Google Update: Penguin – The End of SEO?

Google Update 2012 April - Penguin - The End of SEOThere is nothing like jumping on the bandwagon, the latest update to the Google algo was aimed at getting rid of yet more “Web Spam”. It all sounds good so far, so why are so many SEO’s saying this is the New Panda and the end of SEO?
Are they all just being a little stupid, jumping on the bandwagon and actually being the sheep of the web? Answer: Yes.

What is a Search Update?

Before I delve into this subject to deeply I want to explain what an update is, why it’s important to keep track of them and why they can get some SEO’s into a flap.

An Update is at it’s most basic form a change to the formula (or parts of said formula) used to give each webpage a search ranking. From this ranking you get listed on search results pages. If you want to know more about how SEO works check out this video.

Updates from Google and Bing are many and often, indeed its believed Google will roll out close to 500 updates each year. Occasionally though, a bunch of updates will form together to create a larger update and these often have names like Venice, Panda and now Penguin. More often than not the updates are named after someone in the Google search team, I am not sure about Penguin or Panda though.

When a Big update rolls out it can often cause a stir in the SEO communities across the web because in general a few % will be banished from search results, punished or just drop ranking – though it’s likely just as many will gain from a given update. The Panda Update in 2011 for example downgraded lots of article websites and the worth of the links they gave and so lots of websites lost decent rankings and so lots of moaning ensued. So there you have it, that is what an update is.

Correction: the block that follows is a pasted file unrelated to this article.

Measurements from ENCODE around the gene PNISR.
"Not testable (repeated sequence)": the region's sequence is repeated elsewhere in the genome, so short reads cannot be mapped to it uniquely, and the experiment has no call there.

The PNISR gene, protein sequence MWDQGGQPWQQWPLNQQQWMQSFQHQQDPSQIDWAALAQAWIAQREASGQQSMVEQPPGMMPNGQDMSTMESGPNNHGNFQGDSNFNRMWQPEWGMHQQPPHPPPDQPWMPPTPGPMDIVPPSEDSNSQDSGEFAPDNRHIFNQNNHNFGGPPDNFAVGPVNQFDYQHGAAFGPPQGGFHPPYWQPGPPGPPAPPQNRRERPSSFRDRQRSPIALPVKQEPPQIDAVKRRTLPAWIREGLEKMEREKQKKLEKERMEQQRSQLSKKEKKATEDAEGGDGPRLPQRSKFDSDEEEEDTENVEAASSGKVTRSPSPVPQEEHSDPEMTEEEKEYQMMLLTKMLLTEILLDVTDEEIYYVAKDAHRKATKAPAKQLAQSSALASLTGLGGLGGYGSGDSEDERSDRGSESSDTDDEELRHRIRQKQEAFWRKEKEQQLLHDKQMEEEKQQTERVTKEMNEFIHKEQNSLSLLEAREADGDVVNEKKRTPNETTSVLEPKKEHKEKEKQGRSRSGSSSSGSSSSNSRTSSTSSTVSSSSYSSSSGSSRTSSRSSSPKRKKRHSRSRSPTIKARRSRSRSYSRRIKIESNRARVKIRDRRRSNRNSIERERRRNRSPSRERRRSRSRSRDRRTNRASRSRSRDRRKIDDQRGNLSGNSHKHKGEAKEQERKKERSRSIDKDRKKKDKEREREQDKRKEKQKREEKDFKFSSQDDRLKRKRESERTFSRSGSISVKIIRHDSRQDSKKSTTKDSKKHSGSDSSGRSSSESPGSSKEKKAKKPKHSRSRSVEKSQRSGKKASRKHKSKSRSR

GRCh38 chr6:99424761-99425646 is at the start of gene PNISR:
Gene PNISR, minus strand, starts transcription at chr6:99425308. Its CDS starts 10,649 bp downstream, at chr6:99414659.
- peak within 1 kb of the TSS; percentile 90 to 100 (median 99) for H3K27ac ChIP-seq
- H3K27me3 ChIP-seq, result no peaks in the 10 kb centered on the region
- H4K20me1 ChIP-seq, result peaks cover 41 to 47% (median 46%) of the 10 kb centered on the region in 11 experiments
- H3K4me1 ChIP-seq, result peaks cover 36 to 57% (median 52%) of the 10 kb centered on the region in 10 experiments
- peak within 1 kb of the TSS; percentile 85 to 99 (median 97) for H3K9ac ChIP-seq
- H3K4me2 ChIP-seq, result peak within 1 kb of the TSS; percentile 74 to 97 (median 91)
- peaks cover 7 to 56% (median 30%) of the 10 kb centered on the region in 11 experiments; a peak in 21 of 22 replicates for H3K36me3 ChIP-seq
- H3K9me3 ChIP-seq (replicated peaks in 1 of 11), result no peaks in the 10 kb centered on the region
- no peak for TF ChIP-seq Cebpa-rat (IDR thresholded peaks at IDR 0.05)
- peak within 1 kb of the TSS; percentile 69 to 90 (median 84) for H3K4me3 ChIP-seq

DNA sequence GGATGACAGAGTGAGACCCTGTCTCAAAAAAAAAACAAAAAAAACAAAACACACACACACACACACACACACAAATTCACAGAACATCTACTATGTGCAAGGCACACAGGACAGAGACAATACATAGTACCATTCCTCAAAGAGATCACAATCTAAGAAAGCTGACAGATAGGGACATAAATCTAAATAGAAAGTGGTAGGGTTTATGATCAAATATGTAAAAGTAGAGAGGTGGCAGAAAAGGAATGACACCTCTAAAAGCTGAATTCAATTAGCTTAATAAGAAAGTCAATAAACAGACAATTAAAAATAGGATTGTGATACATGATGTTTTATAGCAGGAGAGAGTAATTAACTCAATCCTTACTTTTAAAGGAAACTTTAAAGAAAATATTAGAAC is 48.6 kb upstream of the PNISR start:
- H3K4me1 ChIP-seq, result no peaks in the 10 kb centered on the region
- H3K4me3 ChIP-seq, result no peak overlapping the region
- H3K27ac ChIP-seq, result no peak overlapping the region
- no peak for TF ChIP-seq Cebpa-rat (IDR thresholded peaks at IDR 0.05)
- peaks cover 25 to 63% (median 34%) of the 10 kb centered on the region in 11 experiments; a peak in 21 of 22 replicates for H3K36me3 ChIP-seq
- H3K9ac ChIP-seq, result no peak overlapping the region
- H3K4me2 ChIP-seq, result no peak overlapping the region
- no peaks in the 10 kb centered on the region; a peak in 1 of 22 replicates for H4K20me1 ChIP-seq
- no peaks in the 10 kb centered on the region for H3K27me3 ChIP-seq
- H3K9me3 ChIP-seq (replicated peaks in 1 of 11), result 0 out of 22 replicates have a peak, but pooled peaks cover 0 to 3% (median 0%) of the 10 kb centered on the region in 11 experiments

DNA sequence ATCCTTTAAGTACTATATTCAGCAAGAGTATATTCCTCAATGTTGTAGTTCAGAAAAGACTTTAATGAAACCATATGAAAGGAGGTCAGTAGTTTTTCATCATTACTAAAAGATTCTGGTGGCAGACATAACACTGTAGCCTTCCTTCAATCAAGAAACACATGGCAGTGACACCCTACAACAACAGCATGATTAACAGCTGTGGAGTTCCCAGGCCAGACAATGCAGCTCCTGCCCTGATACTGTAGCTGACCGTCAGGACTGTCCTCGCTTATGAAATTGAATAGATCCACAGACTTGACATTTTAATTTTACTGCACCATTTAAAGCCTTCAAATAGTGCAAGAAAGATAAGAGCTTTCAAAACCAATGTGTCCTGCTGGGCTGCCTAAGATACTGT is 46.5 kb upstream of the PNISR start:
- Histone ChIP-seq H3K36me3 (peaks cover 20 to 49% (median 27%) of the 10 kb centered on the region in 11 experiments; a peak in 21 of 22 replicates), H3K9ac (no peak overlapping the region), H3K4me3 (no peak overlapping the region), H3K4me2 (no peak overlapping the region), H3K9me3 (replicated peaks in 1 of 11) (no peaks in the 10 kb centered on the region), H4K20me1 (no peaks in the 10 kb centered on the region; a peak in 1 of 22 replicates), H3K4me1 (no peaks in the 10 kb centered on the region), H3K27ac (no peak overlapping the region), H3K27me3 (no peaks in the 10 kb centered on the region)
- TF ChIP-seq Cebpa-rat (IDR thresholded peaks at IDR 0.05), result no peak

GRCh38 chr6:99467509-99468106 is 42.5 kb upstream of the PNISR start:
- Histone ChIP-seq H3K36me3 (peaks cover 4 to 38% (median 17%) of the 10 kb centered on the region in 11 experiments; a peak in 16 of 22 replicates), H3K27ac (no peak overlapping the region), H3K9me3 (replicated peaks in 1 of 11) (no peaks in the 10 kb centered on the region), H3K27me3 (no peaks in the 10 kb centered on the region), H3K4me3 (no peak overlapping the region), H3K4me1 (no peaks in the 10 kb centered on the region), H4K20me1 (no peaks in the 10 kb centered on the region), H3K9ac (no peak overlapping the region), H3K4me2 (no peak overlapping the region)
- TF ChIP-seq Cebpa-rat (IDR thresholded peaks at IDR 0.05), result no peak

Meet Penguin, Google’s Latest Update

On April 24th Google rolled out Penguin, an update / tweak to the algorithm to cut down on what it called web spam. Note: this is not the “over-seo update” @mattcutts referred to at south by south west earlier in the month.

In this update the aim is simple: to removed spam websites which are being used to manipulate search rankings.

The idea is sound and has done well in cutting the web spam seen by many. I snook out of my Lycos 30 day challenge for 5 mins to try a few tests and found that sites with 50 links saying the same thing at the bottom of a page removed, I saw link directories gone and I saw scraper sites gone for the most part. For me this update has worked well, none of my seo clients have been hit by this and nor would I expect them to be.

However, for a tiny proportion of websites (as with Panda) the update has caused update due to lowering of rank. In an even smaller amount of cases these are genuine websites and Google’s Matt Cutts admits that. Matt issues a tweet (below) which links to a form where you can tell @Google why you think you’ve wrongly been hit by the update, it will be reviewed and you could see the update reversed for your site or at least ranking restored.


But be warned such a link could also trap you if you are a spammer. Using the form would mean a manual review and if it’s decided you are spam or a spammer you could end up even worse off. You’ve been warned.

Moving the Goal Posts

If you’ve owned a website for sometime or are an SEO who has been in the field for sometime you will know that Google is forever moving the goal posts. You will also know lots of SEO’s are likely to moan across the web about how they were hit by this or that, but actually if you look into what they say it was fair they were hit by the update.

The solution to not being knocked down by these updates from Google, Bing or even Facebook is to “be good”. Do not go building stupid numbers of links on bad websites, crap forums, doing vast amounts of pointless commenting on blogs, buying links etc. But you should build great content, build a great website structure, build good solid links that will last and of course interact with consumers on social media.

What are your thoughts on Google Panda?